When philosophers of the past like Jürgen Habermas and Gerard Hauser explored their theories of the public sphere, where ideas were discussed and political action was born, they could have never imagined how their theories would take shape in 2012.
Habermas’ theory alluded to a place where anyone, with any set of beliefs, could provide immeasurable value to the sphere by challenging ideas and making the community stronger by changing, confirming or forming new beliefs.
Hauser, on the other hand, developed the theory of the rhetorical public sphere where a level of discrimination was needed to include only members with shared values.
The Digital Age has morphed their models of a public sphere into what we now know as online communities. Be it a community for consumers of a top cola brand or a wedding planning blog, community managers are the glue that hold these groups together.
Oftentimes when we think of exclusivity or discrimination, they carry negative overtones. In the world of community management, those words mean maintaining a functional and successful online community. In these new models of the public sphere it is far more valuable to have members that support your values than to simply build numbers.
People generally find online communities through the miracle of search. It then becomes the job of the community manager to monitor members and decide which ones may not be a good fit for the success of the community.
Let’s talk weddings and community management. Believe it or not, there is a dark underbelly to wedding planning. Often times, brides fall into two camps: Wedding Industrial Complex (WIC) brides and “indie” brides—I’m not making this up, people. Whatever camp a bride falls into, it suddenly becomes a political statement as to how she plans her wedding and spends her wedding budget. There is clearly no all-inclusive online community where these brides will find shared values and feel validated in their choices.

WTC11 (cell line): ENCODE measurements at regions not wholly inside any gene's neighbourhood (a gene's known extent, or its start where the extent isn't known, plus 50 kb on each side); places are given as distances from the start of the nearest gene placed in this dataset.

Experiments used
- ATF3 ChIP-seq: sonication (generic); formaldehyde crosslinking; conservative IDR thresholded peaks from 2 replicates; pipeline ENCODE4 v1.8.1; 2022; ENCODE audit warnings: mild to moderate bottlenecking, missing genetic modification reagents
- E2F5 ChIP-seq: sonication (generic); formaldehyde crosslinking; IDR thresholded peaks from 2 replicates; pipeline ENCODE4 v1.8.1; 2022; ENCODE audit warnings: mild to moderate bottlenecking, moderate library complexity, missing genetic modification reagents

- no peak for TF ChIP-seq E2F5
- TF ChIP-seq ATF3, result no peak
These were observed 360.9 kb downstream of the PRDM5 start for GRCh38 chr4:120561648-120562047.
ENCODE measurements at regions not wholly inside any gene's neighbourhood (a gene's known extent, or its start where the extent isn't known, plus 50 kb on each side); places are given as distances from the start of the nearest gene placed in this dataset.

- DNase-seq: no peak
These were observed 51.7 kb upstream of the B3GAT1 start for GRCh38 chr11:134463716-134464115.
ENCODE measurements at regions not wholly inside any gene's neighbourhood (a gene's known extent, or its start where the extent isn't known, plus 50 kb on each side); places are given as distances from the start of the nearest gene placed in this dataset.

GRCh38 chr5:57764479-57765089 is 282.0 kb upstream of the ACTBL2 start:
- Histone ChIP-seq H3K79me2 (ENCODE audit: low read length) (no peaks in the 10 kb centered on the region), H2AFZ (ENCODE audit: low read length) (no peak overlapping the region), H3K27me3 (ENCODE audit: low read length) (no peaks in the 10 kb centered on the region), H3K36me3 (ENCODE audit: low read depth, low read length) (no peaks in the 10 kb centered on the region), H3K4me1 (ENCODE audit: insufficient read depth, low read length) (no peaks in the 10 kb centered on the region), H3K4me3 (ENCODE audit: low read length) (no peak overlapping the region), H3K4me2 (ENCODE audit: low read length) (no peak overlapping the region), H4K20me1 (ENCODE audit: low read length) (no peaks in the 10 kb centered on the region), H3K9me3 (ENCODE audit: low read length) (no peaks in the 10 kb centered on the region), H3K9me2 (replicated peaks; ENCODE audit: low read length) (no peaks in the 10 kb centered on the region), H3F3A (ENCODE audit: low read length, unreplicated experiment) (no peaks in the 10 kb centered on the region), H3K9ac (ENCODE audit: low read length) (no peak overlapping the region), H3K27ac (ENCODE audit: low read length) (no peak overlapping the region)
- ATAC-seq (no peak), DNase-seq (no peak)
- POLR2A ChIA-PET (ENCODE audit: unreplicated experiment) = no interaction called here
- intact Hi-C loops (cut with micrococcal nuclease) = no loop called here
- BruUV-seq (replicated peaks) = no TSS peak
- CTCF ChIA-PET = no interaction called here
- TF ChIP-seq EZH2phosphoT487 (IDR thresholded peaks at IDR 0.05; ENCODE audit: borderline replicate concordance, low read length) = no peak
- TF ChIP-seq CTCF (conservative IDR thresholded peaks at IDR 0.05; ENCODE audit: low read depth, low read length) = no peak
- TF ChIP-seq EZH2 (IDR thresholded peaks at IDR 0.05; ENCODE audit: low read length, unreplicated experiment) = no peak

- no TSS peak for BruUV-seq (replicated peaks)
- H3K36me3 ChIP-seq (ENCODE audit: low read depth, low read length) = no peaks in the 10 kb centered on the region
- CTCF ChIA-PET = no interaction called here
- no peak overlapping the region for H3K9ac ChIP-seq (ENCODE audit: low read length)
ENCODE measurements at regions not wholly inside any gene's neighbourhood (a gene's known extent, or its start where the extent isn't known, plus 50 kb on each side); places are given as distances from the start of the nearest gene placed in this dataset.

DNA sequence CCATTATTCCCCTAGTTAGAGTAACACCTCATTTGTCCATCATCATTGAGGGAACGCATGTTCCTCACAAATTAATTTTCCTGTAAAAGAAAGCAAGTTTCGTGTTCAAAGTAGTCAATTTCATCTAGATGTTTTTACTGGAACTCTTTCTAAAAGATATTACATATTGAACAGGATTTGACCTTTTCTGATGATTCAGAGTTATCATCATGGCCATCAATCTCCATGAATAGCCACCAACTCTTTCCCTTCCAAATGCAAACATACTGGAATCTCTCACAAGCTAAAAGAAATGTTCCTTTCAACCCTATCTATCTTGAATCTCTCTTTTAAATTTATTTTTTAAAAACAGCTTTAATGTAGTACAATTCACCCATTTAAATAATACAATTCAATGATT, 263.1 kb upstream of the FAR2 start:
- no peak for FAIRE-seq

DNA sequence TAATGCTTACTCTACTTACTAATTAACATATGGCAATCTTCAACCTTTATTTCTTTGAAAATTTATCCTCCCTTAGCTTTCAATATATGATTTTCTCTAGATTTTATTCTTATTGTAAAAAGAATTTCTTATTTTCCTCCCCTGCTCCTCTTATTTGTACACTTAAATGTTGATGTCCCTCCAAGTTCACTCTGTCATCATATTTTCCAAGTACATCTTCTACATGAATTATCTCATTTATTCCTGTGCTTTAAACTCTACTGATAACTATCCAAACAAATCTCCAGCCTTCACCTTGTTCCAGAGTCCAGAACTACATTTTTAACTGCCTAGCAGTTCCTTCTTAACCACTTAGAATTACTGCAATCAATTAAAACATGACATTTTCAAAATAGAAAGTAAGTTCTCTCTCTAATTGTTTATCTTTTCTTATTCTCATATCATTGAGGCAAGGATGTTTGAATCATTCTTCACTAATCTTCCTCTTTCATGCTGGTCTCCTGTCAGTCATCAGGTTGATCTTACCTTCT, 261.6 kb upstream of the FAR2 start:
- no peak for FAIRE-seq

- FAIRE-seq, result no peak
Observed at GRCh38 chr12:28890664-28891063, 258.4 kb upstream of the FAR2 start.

In this instance, the all-inclusive public sphere is shattered and several new communities take root. The new public sphere takes shape by finding and striking a difference in values.
Meg Keene, owner and community manager of the indie wedding planning blog, A Practical Wedding, created her own public sphere, first as a way to vent about her personal wedding planning experiences.
“When I started my website, I was trying to strike a teeny, tiny blow at a giant corporate system,” said Keene. “It grew more than I thought it would. I now have a well-read website, am regularly quoted in national publications, and have a best-selling wedding book. Thank you, Internet.”
Keene found that her online community grew organically through that miracle of search as people who were looking for a sphere found one that shared her values. Her community attracted like-minded members and, over time, the discussions they were having online spanned everything from politics in feminism to how a husband and wife divvy up chores.
Even if a community becomes popular, it is still the role of the community manager to curate members that fit.
“Readers are always surprised when we tell a cranky commenter who clearly doesn’t believe in the site’s values, that it might be time for them to stop reading the site,” said Keene. “Don’t we need all the readers we can get? Well no, no we don’t. When you’re building a web presence with a particular set of values, your goal is to attract readers that share those values. It’s more valuable to have five readers who really get you, and would go to the ends of the earth for your message, than to have 500 readers who don’t really know who you are.”
Keene quickly learned that to build a community and keep members returning, it was a matter of quality over quantity. While the community manager shapes the sphere, they are faced with the discriminatory task of selecting and excluding members from the community.
“As a community manager, your job is to nicely chase away people that don’t fit (or moderate their comments), to make things more hospitable for the people that do fit,” Keene said.
It may sound like a harsh move to block some from a sphere or online community, but what good is a community at odds, and what could members possibly gain from such a community?
As a community manager, how do you choose to manage your spheres?